By now, I think it’s safe to say we all agree that “systems, not pages” is the way to go when you’re working on big projects. But how do you design something flexible and scalable enough to meet the demands of a massive site or app?
I’ve worked on a number of large content sites in the last few years, and I’ve tackled them with talented Front End Developers who helped me refine my approach to design systems. Here are a few things I’ve learned:
Start with pages
I know, I know – the whole point is to develop components, patterns, and guidelines rather than a set of perfectly polished page designs. But after you’ve established things like mood, aesthetic, and tone, it’s helpful to knock out a few layouts instead of designing components in isolation. I never feel confident about my design decisions until I’ve tested them across a range of use cases. Instead of jumping right in to parts, I suggest fleshing out a few of the most functional pages on the site.
As part of my annual performance review last summer, I set one goal that wasn’t directly related to my UX practice: to build confidence at work. This goal flew under the radar — I don’t think we even discussed it in my actual review — but I knew it would be the most important thing I worked on this year.
Like many people, I was suffering from a serious case of imposter syndrome, and I was suffering in silence. I didn’t want to talk about it with anyone because I thought talking about it would make people realize I actually was a huge fraud who was terrible at her job, or they’d think I was latching on to the latest trendy topic as some sort of excuse.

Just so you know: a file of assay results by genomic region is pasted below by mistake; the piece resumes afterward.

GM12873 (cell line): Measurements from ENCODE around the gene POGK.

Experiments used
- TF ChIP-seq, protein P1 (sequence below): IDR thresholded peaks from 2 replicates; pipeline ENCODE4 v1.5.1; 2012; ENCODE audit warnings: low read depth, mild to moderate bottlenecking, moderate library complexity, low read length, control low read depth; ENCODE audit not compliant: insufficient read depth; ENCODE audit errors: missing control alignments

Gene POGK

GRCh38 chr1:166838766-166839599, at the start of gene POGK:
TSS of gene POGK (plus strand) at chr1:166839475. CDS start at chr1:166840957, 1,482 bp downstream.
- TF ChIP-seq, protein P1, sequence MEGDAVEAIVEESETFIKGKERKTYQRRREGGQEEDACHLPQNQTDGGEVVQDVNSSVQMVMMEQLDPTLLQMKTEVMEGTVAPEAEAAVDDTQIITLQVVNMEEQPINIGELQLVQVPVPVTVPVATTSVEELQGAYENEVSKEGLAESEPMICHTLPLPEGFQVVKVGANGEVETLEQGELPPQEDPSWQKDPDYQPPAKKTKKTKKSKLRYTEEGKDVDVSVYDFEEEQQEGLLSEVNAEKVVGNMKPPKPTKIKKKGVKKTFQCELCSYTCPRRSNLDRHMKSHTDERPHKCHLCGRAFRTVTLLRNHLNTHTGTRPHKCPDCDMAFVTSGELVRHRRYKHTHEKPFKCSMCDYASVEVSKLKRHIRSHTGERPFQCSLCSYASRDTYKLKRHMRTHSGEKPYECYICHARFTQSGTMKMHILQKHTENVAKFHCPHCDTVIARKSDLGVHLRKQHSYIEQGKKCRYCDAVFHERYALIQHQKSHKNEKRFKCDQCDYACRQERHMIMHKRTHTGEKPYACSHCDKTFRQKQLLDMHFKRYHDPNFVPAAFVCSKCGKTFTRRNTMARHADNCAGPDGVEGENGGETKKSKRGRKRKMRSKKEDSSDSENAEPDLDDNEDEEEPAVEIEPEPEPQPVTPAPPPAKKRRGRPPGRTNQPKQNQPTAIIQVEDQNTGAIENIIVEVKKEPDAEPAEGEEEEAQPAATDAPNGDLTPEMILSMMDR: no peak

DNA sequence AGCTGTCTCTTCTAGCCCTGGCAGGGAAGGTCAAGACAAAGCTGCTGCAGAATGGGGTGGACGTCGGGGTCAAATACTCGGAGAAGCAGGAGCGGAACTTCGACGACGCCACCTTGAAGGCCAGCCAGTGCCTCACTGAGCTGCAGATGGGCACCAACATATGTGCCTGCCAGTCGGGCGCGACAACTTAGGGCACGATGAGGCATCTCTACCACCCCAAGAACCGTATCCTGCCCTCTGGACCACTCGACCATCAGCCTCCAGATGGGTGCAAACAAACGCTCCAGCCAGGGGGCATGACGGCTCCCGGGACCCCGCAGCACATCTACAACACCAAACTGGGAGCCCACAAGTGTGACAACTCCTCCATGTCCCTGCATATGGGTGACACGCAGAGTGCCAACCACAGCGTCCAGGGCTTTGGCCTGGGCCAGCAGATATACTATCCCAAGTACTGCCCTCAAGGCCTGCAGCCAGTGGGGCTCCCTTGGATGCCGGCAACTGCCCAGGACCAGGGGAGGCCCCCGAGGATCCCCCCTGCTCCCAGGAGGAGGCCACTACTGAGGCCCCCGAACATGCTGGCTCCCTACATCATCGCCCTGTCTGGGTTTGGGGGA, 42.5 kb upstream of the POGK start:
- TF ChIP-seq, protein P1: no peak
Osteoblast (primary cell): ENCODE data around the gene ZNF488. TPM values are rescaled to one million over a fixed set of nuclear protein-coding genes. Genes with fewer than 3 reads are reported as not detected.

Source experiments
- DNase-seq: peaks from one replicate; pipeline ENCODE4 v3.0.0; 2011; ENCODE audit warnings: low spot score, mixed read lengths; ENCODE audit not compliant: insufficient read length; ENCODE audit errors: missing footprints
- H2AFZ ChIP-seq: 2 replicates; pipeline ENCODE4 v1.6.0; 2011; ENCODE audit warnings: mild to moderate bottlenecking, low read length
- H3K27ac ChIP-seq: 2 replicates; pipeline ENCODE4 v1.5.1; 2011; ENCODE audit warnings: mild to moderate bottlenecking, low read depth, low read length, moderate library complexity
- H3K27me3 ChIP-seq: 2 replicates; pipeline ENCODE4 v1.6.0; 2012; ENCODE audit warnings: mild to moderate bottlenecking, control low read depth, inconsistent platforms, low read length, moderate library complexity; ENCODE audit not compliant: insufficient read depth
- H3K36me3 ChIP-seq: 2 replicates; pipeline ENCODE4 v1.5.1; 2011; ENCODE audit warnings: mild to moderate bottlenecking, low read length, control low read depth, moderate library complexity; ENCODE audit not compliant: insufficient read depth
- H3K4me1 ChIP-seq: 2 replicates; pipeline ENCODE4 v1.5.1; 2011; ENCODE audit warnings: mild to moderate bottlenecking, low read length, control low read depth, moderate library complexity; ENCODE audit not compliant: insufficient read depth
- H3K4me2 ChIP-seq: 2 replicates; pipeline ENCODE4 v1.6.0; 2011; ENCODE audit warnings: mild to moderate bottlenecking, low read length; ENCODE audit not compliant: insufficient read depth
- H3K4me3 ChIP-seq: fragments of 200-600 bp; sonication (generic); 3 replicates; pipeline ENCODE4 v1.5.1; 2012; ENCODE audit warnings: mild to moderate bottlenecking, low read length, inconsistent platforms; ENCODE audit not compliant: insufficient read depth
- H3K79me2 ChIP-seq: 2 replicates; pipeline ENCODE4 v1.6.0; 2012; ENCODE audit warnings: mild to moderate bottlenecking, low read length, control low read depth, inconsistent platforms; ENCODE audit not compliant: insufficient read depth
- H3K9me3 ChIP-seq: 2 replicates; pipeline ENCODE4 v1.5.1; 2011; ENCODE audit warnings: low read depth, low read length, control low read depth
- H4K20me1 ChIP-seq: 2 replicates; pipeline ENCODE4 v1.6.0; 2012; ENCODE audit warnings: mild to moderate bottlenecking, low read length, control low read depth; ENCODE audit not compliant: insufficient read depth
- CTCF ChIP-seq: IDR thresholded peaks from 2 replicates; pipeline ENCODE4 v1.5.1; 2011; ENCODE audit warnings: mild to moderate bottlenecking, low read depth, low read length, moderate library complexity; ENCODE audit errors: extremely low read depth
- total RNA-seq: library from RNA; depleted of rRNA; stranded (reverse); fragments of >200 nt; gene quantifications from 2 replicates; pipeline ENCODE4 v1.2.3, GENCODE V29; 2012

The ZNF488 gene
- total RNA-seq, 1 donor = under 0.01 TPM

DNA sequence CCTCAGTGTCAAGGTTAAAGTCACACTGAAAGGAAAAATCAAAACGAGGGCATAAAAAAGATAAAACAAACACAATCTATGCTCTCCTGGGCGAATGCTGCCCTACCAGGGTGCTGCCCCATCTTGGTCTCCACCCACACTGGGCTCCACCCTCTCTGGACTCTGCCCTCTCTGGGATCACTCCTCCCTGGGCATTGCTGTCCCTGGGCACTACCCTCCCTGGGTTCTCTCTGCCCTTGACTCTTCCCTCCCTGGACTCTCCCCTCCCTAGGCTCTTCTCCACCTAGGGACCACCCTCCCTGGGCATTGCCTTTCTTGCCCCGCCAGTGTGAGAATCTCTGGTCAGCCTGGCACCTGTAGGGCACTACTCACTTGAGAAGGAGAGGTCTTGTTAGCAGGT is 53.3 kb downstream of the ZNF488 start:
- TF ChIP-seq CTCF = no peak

What is decision-making? In its simplest form, decision-making is the act of choosing between multiple courses of action. When confronted with a decision, you can take one of two cognitive approaches – analytical or intuitive.
In Thinking Fast, and Slow, Nobel prize winner cognitive psychologist Daniel Kahneman describes analytical thinking as “slow, deliberate, and consciously effortful mode of reasoning.” By contrast, intuitive thinking is our “fast, automatic, and largely unconscious mode.” In other words: think, or blink.
When we talk about development process, we tend to focus on process artifacts and rituals like tickets and sprint planning meetings. But how does a ticket become actionable in the first place? How do you leave a sprint planning session with enough knowledge to start development? That piece can be less clear.
The secret? Definition.
In this post, I’ll walk through an example from a recent project that illustrates the unheralded but hugely important definition process.